Ok well here is the scoop. My boss laid a project on me that is pretty much... hasn't really been done before? At least that's the impression I get when I try googling it.

He wants me to make an automated packaging system. Meaning the system knows it has boxes of a certain dimension and size, and then you have a set amount of products and their dimensions. Well it needs to determine the best way to package the products in order to use the least space possible. And there should never be a small item just in a box by itself, the packages should be "weighted". What I mean by weighted, is that if you are going to be forced to use a second box, simply cause of one or two products, then even the boxes out to make the load lighter for each box.

Basically, it should replicate someone who has been boxing packages their entire life and knows the best way to put items into boxes.

The basic layout I have so far is a class Box that has the width, height, length, and contents (triple subscripted array to simulate each 1in x 1in x 1in location inside the box, this is basically a switch Y or null if its filled in. I have also thought about a code system to help me determine the layout of the box. Everything but 0 means its filled in, 0 is empty. And then the codes will tell me ALL of the different combinations of what can be filled around it.. but that might be slower than actually just checked the array values.)

What I need help with is determining how to efficiently place the boxes into each other, and be able to track it(?) if I have too. So that I can repeadidly try different combinations till the best 2 or 3 are found.

This is sort of like finding the best way through a maze, you go through the maze successfully and retract your steps to try different turns until the shortest path is found.

I will probably be working on this for a very long time so I have some time to talk about it. I'd offer alot more than 500pts for this but apparently I can't.
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There are other ways to think of this problem. For example, clothing manufacturers need to lay out their patterns to minimize waste.

I have seen a tool that helps you pack your boxes efficiently. I thought it was part of Canada Post's Electronic Shipping Tools, but I couldn't find any reference to it in the manuals posted on their website

This article explains how one company planned to implement such software.

By the way, if you Google
reduce carton void
you get quite a few links that suggest you should solve your problem by using boxes with serrated sides, so you can cut them down in size to fit the contents.

Searching this site might yield results
digitalpacmanAuthor Commented:
That was some good reading, and a nice code sample.

ozo, the paper you presented is a good resource, but I am looking for something more simple. It doesn't have to be perfect. And the items are not 3d free form, they are actually all rectangles. That code sample also says it can only be used for academic and research purposes... with is sad cause its very close to what I want!

I need to be able to say I have X  20x20x20 boxes, and Y 40x60x40 boxes, and I have to pack A 2x4x8, B 5x5x8, and C 1x20x20 items. And then it needs to just go :P My boss doesn't really understand the complexity in this problem, he thinks its a 1-2 week project for one guy.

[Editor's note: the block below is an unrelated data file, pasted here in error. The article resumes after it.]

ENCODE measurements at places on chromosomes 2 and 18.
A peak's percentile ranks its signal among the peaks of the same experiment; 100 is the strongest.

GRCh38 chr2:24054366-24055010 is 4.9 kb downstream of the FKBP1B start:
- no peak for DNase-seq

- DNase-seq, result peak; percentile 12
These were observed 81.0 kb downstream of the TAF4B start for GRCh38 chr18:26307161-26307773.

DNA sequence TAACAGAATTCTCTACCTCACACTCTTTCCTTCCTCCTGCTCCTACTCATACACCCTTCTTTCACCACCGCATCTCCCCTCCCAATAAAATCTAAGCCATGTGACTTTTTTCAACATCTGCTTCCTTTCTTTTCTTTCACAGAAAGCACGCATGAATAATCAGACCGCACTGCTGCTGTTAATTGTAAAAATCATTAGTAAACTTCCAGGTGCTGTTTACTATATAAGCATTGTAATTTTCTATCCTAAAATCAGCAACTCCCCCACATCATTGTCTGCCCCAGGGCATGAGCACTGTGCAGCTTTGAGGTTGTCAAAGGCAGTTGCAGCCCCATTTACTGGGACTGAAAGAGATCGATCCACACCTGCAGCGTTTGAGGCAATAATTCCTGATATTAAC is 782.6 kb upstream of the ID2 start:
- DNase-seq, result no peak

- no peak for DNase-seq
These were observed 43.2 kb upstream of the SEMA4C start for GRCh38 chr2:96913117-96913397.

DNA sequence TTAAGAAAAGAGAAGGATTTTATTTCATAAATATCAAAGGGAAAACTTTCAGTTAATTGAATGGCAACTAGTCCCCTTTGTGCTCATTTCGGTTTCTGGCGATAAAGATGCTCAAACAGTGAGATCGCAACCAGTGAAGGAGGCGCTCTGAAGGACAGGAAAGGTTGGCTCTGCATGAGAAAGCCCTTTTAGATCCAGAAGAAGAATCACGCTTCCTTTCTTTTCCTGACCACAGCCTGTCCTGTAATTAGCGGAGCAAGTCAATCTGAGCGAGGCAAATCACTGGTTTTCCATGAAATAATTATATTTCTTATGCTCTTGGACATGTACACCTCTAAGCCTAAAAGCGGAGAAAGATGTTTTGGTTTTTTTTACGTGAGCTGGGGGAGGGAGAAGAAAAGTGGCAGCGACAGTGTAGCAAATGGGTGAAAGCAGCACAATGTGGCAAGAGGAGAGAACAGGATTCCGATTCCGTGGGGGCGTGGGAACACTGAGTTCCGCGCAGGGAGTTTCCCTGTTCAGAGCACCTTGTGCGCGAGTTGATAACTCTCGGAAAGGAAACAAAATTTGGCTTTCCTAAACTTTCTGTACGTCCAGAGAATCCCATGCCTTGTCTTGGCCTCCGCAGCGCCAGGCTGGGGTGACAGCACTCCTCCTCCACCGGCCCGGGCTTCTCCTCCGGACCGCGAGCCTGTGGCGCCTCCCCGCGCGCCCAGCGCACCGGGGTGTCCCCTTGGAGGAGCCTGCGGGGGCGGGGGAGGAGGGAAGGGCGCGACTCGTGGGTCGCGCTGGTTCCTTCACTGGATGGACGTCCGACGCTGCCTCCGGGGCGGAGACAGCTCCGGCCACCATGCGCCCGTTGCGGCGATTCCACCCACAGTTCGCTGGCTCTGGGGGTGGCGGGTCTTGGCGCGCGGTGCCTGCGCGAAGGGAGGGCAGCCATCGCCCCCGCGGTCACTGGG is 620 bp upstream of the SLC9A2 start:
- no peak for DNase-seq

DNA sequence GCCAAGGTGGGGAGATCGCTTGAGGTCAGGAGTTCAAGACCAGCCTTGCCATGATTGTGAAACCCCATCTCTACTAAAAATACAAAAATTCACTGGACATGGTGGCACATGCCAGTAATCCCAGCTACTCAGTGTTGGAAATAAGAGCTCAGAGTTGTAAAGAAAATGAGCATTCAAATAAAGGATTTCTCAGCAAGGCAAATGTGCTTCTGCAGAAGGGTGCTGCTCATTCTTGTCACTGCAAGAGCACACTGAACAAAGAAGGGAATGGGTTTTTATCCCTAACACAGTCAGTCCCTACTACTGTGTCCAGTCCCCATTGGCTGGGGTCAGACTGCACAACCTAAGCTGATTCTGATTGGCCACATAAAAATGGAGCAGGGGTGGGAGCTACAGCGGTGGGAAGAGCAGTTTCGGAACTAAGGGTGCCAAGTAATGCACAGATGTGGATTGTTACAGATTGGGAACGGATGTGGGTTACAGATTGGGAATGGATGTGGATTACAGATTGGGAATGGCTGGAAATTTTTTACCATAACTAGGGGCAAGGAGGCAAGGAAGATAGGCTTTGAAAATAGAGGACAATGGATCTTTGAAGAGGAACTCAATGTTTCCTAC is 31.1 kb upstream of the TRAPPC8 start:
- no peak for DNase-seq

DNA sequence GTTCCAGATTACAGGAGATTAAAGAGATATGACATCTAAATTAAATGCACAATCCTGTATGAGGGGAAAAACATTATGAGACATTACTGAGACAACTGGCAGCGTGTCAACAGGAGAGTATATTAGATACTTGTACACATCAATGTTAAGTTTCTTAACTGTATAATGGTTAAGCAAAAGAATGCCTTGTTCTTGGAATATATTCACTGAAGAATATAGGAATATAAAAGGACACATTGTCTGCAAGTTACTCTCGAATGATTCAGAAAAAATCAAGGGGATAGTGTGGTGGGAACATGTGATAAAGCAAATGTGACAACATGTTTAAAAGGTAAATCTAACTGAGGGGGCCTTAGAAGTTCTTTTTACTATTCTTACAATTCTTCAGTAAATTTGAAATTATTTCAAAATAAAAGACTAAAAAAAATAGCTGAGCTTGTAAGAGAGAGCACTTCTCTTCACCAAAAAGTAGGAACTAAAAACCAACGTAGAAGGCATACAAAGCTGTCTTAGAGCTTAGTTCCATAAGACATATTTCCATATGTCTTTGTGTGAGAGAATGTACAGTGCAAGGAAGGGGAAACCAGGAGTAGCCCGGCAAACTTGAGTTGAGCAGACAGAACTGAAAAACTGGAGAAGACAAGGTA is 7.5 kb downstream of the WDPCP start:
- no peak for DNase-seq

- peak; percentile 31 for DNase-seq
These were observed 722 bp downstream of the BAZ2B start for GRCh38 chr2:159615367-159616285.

I tried searching, but all I could find was a bunch of packing line articles about how wel people are doing, or how well robots operate.

Anyways I'm going to continue searching around and trying code samples from resources you two supplied. Thanks for the help, and anymore from you or anyone else is still wanted!

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Great reference ozo! David Pisinger seems to be one of the experts in this area.

digitalpackman, why don't you write David and ask him if he will license his code for a not-for-resaile single company application? Perhaps he knows if his code has been implemented commercially, or if there is a commercial application that uses a similar algorithm.

Now that you know what to search for, googling "three-dimensional bin-packing" (in quotes) turns up a lot of relevant hits, although they are mostly academic.

It did lead me to this, though

It sells for about $300 - $650.
digitalpacmanAuthor Commented:

Yes I did think about asking David, but sadly, his heuristic method is very limited. It only allows fixed sized "bins" to place objects in. I have many different sized ones... and looking at his source code it would take me forever to figure out how to put in that capability, sadly =(

I found that software too! Except it really would sell for 2-4k... I emailed them and this is what they quoted me. They also do not offer a com object or DLL format of the software. The best they could offer me is their batch processing method of using text files and output files to push/get data.

Since it has to be integrated seemlessly with what I'm building, I can't really use it until they offer some kind of DLL.

Anyway, they are still a possibility, my boss is looking into it. We might be able to create temporary text files based on the userid of the person making the request, getting the results, and then deleting all the files. But we dislike using disk IO too much.

I noticed that three-dimensional bin-packing helped alot too. But again same results as you, lots of academic articles and papers, but no real programming code or programs! What a dilemma.